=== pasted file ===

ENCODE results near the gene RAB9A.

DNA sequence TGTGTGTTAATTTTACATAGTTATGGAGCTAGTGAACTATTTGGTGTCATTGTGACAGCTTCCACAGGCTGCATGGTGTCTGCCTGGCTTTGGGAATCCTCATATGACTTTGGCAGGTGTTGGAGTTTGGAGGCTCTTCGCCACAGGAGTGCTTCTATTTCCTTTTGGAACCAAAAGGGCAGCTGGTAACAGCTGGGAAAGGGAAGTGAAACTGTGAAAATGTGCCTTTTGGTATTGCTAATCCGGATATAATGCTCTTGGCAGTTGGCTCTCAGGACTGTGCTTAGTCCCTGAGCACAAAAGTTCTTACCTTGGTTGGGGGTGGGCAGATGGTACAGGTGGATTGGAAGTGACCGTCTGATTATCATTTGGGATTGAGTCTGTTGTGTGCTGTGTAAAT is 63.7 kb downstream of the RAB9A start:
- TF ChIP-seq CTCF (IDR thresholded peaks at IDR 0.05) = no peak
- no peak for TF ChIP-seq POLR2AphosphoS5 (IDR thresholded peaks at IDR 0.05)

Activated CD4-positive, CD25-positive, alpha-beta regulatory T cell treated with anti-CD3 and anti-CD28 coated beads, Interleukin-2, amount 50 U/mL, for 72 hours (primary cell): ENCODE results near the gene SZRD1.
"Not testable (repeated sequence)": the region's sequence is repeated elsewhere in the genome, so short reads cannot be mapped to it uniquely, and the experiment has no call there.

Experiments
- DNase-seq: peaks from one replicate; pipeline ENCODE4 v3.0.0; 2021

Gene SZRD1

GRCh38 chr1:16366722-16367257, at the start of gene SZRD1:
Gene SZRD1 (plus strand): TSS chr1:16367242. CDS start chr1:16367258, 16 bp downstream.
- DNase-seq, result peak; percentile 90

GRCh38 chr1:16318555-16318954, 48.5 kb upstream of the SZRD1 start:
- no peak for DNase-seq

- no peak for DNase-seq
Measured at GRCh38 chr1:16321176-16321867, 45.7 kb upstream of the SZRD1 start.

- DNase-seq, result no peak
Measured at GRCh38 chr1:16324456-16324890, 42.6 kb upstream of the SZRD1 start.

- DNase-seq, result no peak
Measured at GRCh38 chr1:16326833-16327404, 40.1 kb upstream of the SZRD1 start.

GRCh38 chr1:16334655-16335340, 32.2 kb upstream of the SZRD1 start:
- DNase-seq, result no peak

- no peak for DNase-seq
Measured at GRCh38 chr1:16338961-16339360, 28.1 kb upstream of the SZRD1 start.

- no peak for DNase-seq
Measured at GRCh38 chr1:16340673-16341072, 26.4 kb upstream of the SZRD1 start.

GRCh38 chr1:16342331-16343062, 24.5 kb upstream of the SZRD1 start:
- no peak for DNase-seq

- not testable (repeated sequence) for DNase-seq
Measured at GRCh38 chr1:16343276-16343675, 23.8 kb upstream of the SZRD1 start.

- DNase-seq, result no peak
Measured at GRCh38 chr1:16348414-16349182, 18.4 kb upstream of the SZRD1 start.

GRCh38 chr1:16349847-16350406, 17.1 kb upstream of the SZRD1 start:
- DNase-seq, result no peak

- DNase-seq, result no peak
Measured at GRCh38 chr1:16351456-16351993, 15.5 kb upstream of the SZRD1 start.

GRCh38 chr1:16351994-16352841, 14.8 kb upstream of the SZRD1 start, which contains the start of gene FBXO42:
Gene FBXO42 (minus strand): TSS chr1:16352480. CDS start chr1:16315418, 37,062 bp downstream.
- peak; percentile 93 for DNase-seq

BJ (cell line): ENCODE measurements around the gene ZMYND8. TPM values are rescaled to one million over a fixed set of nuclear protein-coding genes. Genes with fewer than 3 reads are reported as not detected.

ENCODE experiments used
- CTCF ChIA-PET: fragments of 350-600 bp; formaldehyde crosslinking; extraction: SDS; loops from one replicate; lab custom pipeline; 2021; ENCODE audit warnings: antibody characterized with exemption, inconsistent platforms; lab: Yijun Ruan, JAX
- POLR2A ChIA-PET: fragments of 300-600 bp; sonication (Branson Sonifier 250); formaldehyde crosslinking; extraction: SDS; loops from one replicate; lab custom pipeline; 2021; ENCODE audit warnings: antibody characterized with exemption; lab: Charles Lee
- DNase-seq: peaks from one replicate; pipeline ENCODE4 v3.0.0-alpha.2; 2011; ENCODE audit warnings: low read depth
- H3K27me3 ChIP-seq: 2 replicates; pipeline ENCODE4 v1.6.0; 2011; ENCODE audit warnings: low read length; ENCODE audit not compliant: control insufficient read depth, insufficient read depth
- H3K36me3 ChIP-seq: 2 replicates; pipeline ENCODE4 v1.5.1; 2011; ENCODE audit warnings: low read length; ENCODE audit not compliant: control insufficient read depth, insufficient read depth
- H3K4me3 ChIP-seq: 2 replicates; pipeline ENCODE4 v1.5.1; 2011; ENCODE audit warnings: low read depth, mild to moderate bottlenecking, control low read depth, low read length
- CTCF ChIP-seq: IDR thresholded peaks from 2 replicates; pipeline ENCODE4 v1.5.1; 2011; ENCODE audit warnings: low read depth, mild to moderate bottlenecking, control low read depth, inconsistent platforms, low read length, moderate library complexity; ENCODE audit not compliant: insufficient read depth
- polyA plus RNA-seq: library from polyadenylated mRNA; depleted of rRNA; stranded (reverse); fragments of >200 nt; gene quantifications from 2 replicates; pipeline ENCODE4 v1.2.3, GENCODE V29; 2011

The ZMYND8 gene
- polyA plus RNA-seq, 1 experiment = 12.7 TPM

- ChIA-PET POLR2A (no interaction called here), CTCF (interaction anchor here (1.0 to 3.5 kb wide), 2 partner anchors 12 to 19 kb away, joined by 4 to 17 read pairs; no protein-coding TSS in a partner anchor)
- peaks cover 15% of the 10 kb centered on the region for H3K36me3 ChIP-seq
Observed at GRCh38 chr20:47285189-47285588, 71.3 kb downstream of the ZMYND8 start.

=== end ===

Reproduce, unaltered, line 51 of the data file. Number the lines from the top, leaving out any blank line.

- polyA plus RNA-seq, 1 experiment = 12.7 TPM